"This jacket is small."

Translation:Ta kurtka jest mała.

April 10, 2016

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Why is ,,Tamta kurtka jest mała'' wrong? Why must it be a ,,Ta''?

Thanks for help!


Because "this" is always "ta" "tamta" is always "that"

It is:

This that that

Ta ta tamta


I may be getting a head of myself here, but when is the instrumental case of an adjective used? I remember in one of the earlier lessons we used it for nouns after "to be", so why not an adjective like in this case? Thanks for the help!


There are two nouns in the expression used as a definition, one is a subject and the other is a noun in a position of the direct object. The verb JEST/SĄ requires this noun (and adjective, if there is one there) in instrumental case:

A mouse IS a small animal - Mysz JEST małym zwierzęciem (instrumental)

In the sentence "This jacket is small" there is no definition. There is only one noun in it, "the jacket" (kurtka) in nominative, because it is the subject. The adjective "small" (mały, mała, małe) describes the jacket (the subject). The Polish adjective has to agree with the noun as to the gender, number, and case, so the adjective is feminine, singular, and in nominative case here:

This jacket is small - Ta kurtka jest mała (nominative)


Why is it making me put żakiet instead of kurtka?


Well, "żakiet" is an accepted answer, it's a piece of women's clothing (you may use Google Graphics).

My first guess would be that perhaps you used the wrong form of "this" ("ten" instead of "ta") and then the algorithm usually shows the closest answer... looking at the letters from the very beginning. If you used "ta", perhaps it was just a bug... that happens sometimes.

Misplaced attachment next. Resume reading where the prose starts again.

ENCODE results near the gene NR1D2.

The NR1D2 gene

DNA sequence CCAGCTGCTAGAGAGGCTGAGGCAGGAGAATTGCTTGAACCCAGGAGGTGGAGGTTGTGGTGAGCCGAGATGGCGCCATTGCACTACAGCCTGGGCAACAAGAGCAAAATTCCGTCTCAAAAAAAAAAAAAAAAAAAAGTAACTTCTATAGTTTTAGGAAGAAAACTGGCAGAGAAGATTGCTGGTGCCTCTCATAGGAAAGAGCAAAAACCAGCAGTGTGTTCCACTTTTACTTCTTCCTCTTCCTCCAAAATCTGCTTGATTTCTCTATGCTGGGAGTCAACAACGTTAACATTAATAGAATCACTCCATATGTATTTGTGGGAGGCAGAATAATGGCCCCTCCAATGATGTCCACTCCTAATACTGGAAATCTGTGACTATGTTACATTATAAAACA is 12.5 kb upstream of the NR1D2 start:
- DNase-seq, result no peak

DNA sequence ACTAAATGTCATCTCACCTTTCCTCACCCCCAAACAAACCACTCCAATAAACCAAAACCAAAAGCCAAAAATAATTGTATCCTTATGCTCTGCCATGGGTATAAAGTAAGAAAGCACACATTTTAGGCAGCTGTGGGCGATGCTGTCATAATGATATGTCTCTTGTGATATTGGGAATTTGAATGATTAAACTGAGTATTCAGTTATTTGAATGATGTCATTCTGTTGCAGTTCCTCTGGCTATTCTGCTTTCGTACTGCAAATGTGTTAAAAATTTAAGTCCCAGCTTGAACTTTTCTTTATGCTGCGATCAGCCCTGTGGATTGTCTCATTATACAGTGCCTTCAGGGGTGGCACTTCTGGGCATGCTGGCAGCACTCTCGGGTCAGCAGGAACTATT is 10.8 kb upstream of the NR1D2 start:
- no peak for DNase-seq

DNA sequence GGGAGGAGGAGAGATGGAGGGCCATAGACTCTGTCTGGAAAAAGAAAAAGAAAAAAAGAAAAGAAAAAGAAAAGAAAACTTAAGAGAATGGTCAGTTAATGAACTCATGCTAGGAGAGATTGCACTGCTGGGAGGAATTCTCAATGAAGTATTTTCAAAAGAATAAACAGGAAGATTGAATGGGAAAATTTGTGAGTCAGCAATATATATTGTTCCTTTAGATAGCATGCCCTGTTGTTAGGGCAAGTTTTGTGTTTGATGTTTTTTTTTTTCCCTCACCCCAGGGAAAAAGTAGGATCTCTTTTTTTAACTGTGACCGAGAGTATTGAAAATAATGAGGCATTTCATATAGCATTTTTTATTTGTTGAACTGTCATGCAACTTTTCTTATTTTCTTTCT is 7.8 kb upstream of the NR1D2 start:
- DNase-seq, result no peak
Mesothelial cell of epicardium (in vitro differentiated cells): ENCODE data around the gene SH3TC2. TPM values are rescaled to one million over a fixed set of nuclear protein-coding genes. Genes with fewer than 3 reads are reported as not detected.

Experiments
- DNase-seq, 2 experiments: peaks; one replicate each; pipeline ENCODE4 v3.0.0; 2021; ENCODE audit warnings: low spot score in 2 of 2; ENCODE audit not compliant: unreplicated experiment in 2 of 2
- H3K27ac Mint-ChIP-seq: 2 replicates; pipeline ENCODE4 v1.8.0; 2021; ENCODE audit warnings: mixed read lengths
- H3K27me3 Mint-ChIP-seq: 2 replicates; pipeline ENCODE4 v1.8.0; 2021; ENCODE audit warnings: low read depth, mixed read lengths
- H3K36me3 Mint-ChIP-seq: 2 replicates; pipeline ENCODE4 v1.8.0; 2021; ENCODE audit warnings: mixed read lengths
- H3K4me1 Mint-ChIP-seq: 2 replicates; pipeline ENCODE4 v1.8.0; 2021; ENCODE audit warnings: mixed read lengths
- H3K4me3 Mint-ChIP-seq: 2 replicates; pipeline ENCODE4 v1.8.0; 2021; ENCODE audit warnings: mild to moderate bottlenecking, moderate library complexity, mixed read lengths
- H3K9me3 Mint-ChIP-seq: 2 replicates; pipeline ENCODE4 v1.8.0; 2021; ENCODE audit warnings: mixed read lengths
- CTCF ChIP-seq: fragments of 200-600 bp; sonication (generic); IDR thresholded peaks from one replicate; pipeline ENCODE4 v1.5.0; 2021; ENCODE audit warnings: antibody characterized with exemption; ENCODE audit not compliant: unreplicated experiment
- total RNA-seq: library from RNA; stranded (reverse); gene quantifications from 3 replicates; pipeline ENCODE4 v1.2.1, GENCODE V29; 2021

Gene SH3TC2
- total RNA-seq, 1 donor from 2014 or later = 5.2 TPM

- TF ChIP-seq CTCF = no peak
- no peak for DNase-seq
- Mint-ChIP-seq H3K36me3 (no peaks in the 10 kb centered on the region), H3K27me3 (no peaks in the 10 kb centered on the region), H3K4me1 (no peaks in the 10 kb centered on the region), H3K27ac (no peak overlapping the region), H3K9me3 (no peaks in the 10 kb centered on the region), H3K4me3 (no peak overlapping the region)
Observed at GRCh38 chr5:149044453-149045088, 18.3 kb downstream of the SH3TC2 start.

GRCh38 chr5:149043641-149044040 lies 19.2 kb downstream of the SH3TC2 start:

When do you use female male or neutral nouns when the subject has no gender/ is an inanimate object? And is there a easy way to remeber that rule?


I'm not exactly sure if I understand the question - you do not "use" a female, male or neuter noun, the noun just is male or female or neuter. "kurtka" is always feminine and nothing will change it. Doesn't matter if it's Matt's jacket or Kate's jacket. I'm not sure if that is what you meant.

The rule of thumb is: look at the basic, Nominative singular form of the noun:

if it ends with a consonant, it's probably masculine

if it ends with -a, it's probably feminine

if it ends with -o, -e, -ę or -um, it's neuter.

There will be exceptions, but that should be your first assumption.


In a previous lesson I changed 'to' to 'ta' and was wrong. When should c to change and when not?


If to is a dummy pronoun meaning it is or this is, then it's not inflected. If it's a demonstrative pronoun, then must agree with the noun it's referring to.

  • This jacket is small. - Ta kurtka jest mała.
  • This is a small jacket. - To (jest) mała kurtka.


Should I really have this sentence in this chapter? (Sorry for clutter but just had to ask)


The algorithm sometimes just puts a random sentence from previous skills into a totally unrelated skill.


We have the feminine form of the adjective, why not the neuter like in prior units? I thought the adjective onky agrees if it is before the noun.


Could you give an example? I believe the gender agreement between nouns and adjectives always applies, no matter what their position in the sentence is.


is 'Ta kurtka jest małą' correct?


Not really. If after "jest" you have a standalone adjective, then the adjective takes Nominative.

If you had a noun phrase (imagine kinda nonsensical "This jacket is a small jacket" = "Ta kurtka jest małą kurtką"), then it takes Instrumental.

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